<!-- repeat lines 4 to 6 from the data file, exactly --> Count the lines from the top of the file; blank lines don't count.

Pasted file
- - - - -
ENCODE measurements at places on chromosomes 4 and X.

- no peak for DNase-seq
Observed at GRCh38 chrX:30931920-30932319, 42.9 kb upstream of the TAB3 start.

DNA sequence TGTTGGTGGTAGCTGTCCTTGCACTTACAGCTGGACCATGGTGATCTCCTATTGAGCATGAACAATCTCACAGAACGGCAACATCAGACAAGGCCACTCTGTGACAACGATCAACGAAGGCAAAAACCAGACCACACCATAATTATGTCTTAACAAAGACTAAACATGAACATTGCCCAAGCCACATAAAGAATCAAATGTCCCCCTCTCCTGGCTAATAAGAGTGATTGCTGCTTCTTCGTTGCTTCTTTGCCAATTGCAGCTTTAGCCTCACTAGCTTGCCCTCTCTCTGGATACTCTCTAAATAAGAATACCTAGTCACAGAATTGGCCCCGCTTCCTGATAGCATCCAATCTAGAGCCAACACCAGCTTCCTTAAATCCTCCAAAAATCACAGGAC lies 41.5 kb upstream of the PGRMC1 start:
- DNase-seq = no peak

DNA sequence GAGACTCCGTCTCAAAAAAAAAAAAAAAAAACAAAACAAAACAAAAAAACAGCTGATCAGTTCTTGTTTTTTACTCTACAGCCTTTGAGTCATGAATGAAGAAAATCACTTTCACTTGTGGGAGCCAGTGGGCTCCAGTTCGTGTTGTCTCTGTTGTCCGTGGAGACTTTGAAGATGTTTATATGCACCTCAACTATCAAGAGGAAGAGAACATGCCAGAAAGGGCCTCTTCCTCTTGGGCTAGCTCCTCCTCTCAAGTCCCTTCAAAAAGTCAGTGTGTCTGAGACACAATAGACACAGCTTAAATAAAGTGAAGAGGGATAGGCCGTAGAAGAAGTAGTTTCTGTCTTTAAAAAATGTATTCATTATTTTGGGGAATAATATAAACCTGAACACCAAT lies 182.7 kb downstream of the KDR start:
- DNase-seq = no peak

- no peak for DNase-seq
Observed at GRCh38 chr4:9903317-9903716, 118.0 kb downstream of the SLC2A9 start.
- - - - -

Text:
DNA sequence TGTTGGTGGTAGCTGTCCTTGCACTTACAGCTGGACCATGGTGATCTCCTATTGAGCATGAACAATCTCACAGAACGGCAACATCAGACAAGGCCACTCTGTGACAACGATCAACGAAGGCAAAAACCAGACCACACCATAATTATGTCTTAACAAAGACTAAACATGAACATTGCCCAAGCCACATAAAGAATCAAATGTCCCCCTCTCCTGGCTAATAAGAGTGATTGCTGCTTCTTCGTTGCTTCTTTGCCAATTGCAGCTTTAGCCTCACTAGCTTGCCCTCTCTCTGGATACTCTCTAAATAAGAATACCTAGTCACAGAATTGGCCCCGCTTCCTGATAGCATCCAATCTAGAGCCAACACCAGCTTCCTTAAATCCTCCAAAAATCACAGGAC lies 41.5 kb upstream of the PGRMC1 start:
- DNase-seq = no peak

DNA sequence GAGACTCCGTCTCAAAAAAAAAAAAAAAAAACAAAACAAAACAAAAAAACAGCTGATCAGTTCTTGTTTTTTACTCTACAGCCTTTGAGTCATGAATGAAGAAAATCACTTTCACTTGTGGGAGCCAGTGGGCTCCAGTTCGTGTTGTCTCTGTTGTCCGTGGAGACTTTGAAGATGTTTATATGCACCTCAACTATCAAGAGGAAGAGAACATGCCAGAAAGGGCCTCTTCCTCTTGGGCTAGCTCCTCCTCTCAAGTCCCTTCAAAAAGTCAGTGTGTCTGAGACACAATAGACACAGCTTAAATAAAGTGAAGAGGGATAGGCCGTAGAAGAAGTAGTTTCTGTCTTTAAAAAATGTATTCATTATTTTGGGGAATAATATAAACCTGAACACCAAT lies 182.7 kb downstream of the KDR start: